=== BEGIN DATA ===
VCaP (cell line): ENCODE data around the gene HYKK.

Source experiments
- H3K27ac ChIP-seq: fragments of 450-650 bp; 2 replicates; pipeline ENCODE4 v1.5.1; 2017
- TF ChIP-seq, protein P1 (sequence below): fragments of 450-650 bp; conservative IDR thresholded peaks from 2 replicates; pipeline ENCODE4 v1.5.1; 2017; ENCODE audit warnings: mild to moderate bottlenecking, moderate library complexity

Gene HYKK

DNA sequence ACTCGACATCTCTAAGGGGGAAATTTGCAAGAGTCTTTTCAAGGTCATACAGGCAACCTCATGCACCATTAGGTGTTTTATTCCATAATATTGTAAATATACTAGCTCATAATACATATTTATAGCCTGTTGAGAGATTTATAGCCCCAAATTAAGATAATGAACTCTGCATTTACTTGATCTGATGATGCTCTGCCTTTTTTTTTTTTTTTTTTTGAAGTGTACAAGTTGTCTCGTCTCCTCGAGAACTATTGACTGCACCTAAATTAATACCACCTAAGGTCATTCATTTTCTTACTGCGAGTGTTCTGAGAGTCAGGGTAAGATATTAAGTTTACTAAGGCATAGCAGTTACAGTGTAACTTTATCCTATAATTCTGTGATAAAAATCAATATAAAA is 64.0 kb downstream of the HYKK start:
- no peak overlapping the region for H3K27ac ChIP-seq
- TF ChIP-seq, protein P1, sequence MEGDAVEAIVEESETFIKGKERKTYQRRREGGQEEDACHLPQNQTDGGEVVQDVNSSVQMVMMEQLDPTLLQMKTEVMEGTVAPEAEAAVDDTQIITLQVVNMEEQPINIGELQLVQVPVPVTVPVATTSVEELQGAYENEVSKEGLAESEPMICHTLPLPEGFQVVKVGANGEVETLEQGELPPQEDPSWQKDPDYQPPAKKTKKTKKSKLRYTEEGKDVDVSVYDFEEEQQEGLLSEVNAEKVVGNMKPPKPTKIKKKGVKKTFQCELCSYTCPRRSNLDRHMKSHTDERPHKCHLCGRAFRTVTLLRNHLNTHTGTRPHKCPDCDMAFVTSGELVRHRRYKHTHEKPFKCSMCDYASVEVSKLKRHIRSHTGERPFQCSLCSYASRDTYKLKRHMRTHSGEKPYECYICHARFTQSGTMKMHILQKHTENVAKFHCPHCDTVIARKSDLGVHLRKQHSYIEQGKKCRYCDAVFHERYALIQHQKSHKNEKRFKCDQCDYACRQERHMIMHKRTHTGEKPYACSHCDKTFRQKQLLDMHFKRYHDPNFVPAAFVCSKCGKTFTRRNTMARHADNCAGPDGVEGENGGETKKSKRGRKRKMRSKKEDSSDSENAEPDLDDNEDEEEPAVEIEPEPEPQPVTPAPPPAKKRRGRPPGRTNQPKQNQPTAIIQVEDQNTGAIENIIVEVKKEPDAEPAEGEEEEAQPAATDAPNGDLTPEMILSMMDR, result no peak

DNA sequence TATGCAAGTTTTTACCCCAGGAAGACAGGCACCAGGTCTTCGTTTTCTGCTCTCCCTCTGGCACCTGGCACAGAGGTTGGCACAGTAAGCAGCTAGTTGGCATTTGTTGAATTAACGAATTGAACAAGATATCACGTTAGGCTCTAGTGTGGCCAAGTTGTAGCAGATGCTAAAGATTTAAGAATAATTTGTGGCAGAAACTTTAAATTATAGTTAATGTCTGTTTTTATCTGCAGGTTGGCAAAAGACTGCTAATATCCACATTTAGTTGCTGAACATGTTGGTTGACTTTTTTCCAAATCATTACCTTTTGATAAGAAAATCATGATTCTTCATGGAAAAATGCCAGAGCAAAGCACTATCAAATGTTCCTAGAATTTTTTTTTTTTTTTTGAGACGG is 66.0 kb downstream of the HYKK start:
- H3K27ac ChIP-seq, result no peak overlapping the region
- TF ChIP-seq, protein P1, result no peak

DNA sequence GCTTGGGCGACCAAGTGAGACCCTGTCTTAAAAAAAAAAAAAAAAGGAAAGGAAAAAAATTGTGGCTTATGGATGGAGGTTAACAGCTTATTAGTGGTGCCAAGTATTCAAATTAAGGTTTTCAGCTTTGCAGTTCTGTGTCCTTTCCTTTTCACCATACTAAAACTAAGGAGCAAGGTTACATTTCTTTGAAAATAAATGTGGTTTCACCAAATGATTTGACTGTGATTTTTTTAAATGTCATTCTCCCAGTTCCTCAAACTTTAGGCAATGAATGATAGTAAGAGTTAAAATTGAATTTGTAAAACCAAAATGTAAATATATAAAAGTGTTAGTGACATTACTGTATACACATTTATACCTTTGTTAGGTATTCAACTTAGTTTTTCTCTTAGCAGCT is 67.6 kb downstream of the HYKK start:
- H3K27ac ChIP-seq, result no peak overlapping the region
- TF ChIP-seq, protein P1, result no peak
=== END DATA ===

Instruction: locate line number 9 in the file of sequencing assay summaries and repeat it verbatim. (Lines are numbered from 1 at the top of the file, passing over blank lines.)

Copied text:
DNA sequence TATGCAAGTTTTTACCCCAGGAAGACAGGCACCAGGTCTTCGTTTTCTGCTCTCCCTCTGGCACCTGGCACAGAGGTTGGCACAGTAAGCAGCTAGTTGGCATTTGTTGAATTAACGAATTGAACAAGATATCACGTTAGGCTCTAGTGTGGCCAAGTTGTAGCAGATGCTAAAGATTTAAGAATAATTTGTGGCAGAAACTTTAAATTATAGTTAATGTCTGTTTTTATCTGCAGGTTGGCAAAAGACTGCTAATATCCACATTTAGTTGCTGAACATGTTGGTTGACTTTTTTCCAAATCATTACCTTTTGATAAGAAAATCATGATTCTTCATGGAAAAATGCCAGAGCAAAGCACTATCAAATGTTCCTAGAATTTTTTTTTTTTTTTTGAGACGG is 66.0 kb downstream of the HYKK start: